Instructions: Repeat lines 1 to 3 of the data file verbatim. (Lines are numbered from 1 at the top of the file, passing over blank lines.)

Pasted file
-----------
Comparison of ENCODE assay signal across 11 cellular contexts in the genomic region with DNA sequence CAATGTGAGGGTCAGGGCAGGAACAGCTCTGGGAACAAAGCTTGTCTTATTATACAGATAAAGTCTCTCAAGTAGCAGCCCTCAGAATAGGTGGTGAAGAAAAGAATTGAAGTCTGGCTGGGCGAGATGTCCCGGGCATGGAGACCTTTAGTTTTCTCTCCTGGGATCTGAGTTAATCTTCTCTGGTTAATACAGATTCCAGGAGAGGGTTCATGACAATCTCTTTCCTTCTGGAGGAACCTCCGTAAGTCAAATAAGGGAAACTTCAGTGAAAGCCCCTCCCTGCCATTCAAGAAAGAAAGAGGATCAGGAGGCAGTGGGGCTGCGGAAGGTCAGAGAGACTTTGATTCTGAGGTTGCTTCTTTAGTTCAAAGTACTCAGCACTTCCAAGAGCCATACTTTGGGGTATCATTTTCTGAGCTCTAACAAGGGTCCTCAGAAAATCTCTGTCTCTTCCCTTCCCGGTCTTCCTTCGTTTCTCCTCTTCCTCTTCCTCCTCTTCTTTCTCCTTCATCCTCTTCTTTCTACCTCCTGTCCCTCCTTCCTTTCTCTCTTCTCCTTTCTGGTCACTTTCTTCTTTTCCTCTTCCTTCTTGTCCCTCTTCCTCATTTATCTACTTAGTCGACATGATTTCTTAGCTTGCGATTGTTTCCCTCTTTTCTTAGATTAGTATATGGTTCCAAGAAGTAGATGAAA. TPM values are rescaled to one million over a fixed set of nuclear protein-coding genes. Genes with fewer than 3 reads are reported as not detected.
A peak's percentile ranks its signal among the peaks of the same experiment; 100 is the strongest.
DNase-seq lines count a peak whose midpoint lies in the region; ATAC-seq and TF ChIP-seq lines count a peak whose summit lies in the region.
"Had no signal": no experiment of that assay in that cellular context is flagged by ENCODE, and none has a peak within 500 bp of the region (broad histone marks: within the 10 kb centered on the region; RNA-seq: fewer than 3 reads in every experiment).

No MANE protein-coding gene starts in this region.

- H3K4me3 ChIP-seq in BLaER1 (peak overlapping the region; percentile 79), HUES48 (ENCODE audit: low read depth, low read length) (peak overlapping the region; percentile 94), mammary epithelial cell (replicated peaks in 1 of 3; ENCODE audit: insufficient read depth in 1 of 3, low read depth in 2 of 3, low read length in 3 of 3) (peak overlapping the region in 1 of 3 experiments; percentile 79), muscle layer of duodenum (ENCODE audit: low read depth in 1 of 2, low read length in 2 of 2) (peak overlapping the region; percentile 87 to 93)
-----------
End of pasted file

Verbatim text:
Comparison of ENCODE assay signal across 11 cellular contexts in the genomic region with DNA sequence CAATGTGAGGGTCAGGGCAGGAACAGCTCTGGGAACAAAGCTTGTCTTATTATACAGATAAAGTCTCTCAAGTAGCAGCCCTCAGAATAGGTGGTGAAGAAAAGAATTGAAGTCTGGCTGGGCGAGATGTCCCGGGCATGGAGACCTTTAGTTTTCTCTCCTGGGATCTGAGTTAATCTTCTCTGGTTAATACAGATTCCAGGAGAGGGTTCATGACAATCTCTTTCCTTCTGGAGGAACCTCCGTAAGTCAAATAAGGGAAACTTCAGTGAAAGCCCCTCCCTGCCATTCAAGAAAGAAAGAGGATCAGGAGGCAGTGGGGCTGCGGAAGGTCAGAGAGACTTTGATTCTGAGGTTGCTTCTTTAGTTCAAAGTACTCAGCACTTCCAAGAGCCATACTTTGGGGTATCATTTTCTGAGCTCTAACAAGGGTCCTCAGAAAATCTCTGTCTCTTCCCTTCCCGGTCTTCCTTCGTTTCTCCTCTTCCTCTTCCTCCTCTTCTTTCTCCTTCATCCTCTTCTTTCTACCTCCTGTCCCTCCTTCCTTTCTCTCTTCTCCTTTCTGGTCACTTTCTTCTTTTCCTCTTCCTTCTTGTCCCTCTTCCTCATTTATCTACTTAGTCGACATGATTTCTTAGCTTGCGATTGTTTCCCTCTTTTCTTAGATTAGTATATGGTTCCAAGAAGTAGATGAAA. TPM values are rescaled to one million over a fixed set of nuclear protein-coding genes. Genes with fewer than 3 reads are reported as not detected.
A peak's percentile ranks its signal among the peaks of the same experiment; 100 is the strongest.
DNase-seq lines count a peak whose midpoint lies in the region; ATAC-seq and TF ChIP-seq lines count a peak whose summit lies in the region.